The three other women I’ve spoken with, who also presented with trigeminal neuralgia after starting Tamoxifen, believe we absolutely understand the cause. Two of those women have chosen to stop Tamoxifen and their tingly face symptoms have vanished. Risk vs. Reward score? I am struggling to deal with this particular issue but, as long as it’s not a brain tumor or a stroke, I’m good.
There is so much irony in some of these details. Soft tissue swelling and random rashes have upset the apple cart as well. After daily visits and a full battery of testing in the allergy clinic, the agreement between my primary care provider, my allergist and, reluctantly my oncologist, is that I’m actually allergic to Tamoxifen. So I take Loratadine (an antihistamine) to tamp down my body’s responses to the drug.
To geek out for a second, inflammation responses have been implicated in the development of cancers. And, the drug that I am taking to keep cancer away causes an inflammatory response to the point I’ve been prescribed an antihistamine to treat the inflammation. Hmm... Really?!?!
Yep. True story. Risk vs. Reward score?
Right now I have got nothing better going.
Taking Tamoxifen is absolutely a quality of life decision. I refer to the drug as my “safety net made of razor wire” and after several internal back and forth battles, I have decided to reevaluate my decision to take the drug on a year-by-year basis. Make no mistake, I have wanted to quit Tamoxifen many, MANY times. Finding others who share similar side effects and brainstorming unique ways to address those ‘adverse events’, have helped me maintain my sanity. For instance, my own research has discovered that splitting up my dose to 10mg 2x a day vs. the originally prescribed 20mg 1xday helps reduce the severity of many of the physical side effects.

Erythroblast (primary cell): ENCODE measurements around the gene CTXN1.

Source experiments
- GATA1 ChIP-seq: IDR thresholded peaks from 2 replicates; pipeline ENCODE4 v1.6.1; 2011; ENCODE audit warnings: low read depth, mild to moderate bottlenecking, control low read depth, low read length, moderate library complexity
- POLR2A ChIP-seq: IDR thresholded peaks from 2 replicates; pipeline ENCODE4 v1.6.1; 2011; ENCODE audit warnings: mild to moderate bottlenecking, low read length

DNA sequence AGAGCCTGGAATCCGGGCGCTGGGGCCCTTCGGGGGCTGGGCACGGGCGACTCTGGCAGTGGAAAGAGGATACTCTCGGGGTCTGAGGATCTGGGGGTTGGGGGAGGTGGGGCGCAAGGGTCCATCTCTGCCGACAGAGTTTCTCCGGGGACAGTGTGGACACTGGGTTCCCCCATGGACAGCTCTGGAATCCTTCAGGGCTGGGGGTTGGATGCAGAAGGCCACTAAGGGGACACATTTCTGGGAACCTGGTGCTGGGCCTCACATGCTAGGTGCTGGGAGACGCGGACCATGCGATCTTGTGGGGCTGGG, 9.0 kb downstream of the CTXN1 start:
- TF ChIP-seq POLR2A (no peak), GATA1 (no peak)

Ultimately, I try to tackle many difficult issues in a dispassionate mathematical kind of way. Cognitive issues, joint pain and swelling, soft tissue swelling, random rashes, tummy issues, moodiness, medical menopause. And that pesky face numbness that landed me my very own neurologist and recurrent MRIs all sit on one side of the equation. *
On the other side of the equation sits the possibility of being cancer free for as long as clinically possible.
And, in my mathematical world as in my reality, the possibility of achieving and retaining NED has significant value approaching infinity. And having access to a cadre of women who understand my frustration, dilemma and ultimate decision is priceless.
Ironically, there is now data suggesting those that experience specific adverse events (researchers call them AEs, patients call them $hitty side effects) have an increased survival benefit from the drug.
Regardless of the ‘benefits’ of side effects, many women are stopping the drug based on quality of life issues. A September 2013 article references a study published in the British Journal of cancer, “The authors found that nearly four out of 10 women on the study completed less than 80 per cent of their prescription. Among women whose cancer came back, such ‘low adherers’ tended to have their cancer come back sooner.”
And, on the other side of the equation, are women who suffer side effects in silence fearful of appearing/sounding ungrateful for the availability of a treatment when others have few options.
To celebrate two years down, or perhaps to celebrate making a decision to continue for another year, I’m kicking off a completely patient-driven, side effect/quality-of-life survey on the side effects of Tamoxifen. Let’s provide valuable content into the real patient experience. Please feel free to share your experiences and please share the survey so others may share their experiences.
Ten years of Tamoxifen. From a clinical perspective, I’m 20% of the way there. From an I-get-to-decide perspective, I’m taking it one year at a time.
* The hot flashes don’t even rank. I kind of like the unexpected warm hugs I receive on a completely unpredictable basis.